In the case of a serious accident or emergency, you must visit the Emergency Department of your nearest hospital or phone 999 or 112 for an ambulance.

Remember – an ambulance should only be called for real and life-threatening emergencies.

Pharmacy Services (The Chemist)

Pharmacists (sometimes called Chemists) are experts in medicines and how they work. Your family doctor or GP will issue a prescription for medicine which you take to a pharmacy to get the medicine. Without a prescription, you cannot get most medicine, except for some very simple medicines such as painkillers or cough and cold remedies, which you can also get in supermarkets and other stores.

Pharmacists can provide advice on basic illnesses such as coughs, colds and aches and pains. They also provide a range of services including emergency contraception, pregnancy testing, needle exchange, oxygen or incontinence supplies.

To find out more about community pharmacy services visit this link – Pharmacy First – DOH/HSCNI Strategic Planning and Performance Group (SPPG)


To get dental care in Northern Ireland, you must register with a dentist the same way as you must register with a family doctor or GP. To register with a dentist, you must have a Medical Card.

You should check that the dentist you contact will treat you as a health service patient (HSC). You may have to pay for most dental services unless you are:

  • aged under 16
  • aged under 19 and in full-time education or
  • if you are pregnant

Find a Dentist in Northern Ireland –

If you are newly arrived in Northern Ireland, you may be able to get urgent or emergency dental care – find out by clicking this link – Emergency Dental Treatment – DOH/HSCNI Strategic Planning and Performance Group (SPPG)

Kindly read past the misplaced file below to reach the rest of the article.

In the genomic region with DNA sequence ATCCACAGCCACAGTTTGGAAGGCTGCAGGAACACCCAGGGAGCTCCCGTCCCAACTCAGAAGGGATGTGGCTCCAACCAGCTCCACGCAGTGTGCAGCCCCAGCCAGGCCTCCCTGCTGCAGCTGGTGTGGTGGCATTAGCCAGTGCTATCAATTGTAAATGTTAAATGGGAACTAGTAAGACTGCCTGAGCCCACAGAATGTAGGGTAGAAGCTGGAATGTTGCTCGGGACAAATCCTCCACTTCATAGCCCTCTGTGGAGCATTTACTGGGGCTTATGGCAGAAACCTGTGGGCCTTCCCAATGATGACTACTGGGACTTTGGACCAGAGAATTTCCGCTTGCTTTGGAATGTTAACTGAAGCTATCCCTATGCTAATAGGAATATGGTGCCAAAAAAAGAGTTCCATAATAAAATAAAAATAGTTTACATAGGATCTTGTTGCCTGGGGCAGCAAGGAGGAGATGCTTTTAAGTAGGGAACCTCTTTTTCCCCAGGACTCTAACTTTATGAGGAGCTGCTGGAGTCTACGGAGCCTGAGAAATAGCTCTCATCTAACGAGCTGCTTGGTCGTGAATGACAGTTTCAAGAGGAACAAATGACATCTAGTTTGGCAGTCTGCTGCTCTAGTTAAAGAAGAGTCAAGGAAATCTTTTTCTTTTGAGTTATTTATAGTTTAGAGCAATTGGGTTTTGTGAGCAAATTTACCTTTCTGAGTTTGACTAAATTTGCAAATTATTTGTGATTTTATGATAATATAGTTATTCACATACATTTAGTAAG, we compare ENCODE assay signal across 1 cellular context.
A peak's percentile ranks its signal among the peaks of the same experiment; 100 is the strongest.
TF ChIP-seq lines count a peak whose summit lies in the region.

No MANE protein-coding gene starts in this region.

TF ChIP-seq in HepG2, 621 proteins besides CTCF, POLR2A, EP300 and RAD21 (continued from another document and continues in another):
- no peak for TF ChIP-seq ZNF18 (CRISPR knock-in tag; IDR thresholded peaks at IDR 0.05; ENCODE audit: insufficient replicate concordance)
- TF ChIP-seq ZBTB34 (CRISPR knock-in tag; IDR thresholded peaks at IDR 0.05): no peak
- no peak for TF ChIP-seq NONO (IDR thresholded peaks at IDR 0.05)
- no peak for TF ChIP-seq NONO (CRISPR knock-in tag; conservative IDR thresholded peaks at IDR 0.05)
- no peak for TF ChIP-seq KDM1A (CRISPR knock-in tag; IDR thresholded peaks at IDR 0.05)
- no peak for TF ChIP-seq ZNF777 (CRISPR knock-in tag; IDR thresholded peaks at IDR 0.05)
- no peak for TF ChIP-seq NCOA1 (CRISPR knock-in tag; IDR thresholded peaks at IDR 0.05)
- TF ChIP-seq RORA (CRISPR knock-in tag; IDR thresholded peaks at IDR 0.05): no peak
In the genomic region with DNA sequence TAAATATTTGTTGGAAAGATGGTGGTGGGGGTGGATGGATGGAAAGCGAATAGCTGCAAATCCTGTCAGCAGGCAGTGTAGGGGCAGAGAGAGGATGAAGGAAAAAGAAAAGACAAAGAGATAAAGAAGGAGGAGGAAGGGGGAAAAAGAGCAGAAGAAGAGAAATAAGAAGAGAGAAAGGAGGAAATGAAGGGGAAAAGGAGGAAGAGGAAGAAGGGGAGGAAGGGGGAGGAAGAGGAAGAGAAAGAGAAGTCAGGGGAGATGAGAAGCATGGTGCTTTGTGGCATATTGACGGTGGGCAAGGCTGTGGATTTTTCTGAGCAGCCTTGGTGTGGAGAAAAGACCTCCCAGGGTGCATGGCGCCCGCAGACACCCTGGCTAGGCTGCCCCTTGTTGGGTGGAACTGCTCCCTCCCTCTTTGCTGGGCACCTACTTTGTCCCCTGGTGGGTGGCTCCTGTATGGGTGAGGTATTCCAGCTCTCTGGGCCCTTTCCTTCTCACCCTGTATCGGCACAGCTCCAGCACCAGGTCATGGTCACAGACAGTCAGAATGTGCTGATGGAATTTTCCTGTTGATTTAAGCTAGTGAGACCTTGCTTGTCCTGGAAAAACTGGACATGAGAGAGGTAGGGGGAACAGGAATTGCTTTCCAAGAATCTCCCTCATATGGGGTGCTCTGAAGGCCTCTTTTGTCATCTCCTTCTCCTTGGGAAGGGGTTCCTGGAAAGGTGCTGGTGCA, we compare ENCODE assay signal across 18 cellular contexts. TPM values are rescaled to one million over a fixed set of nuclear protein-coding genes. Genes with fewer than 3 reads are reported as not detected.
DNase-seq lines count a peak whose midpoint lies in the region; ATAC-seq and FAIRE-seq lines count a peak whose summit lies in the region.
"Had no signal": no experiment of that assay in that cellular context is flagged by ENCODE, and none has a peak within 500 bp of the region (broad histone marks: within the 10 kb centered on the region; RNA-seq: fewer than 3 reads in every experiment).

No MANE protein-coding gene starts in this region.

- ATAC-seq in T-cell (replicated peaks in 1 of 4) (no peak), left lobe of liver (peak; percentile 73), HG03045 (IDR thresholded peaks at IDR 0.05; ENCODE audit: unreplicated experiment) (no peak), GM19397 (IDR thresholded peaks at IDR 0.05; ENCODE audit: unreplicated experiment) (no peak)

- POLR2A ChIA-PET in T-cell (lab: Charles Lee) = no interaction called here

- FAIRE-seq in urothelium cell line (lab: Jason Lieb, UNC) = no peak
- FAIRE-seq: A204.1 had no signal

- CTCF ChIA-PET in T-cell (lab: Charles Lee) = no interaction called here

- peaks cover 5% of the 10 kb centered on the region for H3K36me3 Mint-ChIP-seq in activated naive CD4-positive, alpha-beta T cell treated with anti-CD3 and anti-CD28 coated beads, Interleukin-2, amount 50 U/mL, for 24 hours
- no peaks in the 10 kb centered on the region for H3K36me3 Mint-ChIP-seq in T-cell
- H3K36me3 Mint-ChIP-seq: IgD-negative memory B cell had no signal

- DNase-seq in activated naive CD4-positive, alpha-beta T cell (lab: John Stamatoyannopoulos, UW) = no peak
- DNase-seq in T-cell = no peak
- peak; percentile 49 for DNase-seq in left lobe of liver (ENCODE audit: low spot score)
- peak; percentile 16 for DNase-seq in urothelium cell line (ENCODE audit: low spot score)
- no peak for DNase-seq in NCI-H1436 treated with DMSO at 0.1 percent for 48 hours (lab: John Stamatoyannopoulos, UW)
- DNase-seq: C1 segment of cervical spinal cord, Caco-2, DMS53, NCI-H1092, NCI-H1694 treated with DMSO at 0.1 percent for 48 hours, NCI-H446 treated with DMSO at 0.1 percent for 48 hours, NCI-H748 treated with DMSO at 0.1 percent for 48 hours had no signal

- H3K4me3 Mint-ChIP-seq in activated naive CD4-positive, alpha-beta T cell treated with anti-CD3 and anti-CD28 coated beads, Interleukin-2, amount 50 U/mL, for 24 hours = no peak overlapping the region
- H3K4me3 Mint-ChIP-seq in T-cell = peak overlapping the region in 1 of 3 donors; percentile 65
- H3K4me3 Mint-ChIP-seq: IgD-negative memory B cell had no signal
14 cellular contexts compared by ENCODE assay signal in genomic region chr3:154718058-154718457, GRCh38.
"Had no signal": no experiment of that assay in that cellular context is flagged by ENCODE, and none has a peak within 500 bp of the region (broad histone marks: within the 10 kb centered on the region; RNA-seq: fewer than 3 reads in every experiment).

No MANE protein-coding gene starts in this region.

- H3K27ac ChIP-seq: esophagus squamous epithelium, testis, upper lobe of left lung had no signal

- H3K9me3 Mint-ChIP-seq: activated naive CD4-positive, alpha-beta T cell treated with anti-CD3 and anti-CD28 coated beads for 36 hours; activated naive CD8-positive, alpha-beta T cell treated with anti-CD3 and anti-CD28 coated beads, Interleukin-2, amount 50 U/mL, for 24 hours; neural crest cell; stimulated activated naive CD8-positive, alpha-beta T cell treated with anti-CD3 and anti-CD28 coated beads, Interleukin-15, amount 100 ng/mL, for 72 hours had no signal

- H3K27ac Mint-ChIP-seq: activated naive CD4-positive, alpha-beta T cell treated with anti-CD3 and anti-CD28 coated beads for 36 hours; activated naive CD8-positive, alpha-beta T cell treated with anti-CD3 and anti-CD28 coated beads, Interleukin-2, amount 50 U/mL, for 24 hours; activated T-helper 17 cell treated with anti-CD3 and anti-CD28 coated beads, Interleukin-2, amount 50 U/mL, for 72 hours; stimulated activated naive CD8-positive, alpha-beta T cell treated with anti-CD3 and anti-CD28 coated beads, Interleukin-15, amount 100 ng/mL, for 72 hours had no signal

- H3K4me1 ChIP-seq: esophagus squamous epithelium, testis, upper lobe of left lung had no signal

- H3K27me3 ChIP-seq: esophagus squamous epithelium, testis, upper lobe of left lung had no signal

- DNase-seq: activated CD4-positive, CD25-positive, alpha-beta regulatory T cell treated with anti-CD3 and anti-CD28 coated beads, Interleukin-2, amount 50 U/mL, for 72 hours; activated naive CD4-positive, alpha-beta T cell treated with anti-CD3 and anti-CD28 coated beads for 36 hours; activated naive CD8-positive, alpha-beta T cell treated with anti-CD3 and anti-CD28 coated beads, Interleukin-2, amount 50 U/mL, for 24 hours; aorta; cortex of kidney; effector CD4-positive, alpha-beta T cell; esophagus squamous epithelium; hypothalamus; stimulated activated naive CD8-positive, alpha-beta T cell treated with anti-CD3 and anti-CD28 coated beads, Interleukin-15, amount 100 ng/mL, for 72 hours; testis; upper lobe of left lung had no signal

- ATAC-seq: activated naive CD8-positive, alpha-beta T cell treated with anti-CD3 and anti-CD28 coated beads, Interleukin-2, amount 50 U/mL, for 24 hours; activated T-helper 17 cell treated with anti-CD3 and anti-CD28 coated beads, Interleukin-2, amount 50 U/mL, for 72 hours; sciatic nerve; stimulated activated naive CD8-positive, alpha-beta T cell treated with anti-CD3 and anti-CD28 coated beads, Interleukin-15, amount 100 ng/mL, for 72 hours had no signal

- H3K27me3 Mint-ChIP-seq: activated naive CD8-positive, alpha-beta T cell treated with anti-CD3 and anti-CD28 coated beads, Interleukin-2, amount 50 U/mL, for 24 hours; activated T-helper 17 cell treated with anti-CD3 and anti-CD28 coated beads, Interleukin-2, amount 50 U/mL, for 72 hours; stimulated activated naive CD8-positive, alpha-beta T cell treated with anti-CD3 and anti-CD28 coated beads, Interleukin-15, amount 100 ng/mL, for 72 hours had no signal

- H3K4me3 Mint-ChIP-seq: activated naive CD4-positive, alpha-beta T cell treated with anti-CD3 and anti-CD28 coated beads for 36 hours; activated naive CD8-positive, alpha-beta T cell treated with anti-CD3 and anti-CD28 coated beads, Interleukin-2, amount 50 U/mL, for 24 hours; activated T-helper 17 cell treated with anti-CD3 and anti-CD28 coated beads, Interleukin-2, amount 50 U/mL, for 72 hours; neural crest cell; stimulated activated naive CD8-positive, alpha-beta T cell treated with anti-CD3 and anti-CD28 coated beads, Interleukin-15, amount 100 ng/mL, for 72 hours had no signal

Optometrists (The Optician)

If you need to have your eyes tested, contact a registered Optometrist. Most people in Northern Ireland pay for optometry services unless they are aged under 16, aged under 19 and in full-time education, have certain conditions or receive certain benefits. If you are entitled to free treatment, you will also need your medical card to access it.

Optometry Services:  Information for Patients (

Social Workers

Social Workers give advice and support to people with a variety of social needs. This include relationships, alcohol or domestic problems, disability, general health and mental health issues and child protection.

Allied Health Professionals

Allied Health Professionals (AHPs) are of professionals who work within healthcare but who are not doctors or nurses. They work in areas such as:

  • Dietetics
  • Occupational Therapy
  • Speech and Language Therapy
  • Physiotherapy
  • Podiatry (feet)
  • Prosthetics and Orthotics (artificial limbs and feet support)
  • Orthoptics (eyes)
  • Paramedics
  • Radiography
  • Art Therapy
  • Drama Therapy
  • Music Therapy

They work with all age groups and within all specialties. Their particular skills and expertise can be the most significant factor in helping people to:

  • recover movement or mobility
  • overcome visual problems
  • improve their nutrition
  • develop communication skills
  • gain independence and everyday living skills

Hospital care

In Northern Ireland, hospitals provide a number of dedicated services including:

  • Emergency Departments (EDs) providing urgent and emergency treatment 24 hours a day, every day of the year. You should only attend an Emergency Department if your condition is urgent or an emergency.
  • In-patient Services such as operations or intensive specialist treatment where patients stay in hospital for one night or
  • Day Services – small operations and investigations, patients are discharged on the same day they arrive.
  • Out-patient Services – appointments with specialist doctors or care professionals (such as Nurses or Allied Health Professionals).

All Other Services

Maternity Services

If you are planning to have a baby or think you might be pregnant, you should contact your family doctor or GP as soon as possible. Your family doctor can confirm your pregnancy, refer you to maternity services and offer health advice.

Family Planning Services

Family Planning Services offer free advice on contraception and cervical screening as well as sexual health screening, advice and treatment. They can also provide contraception and pregnancy testing.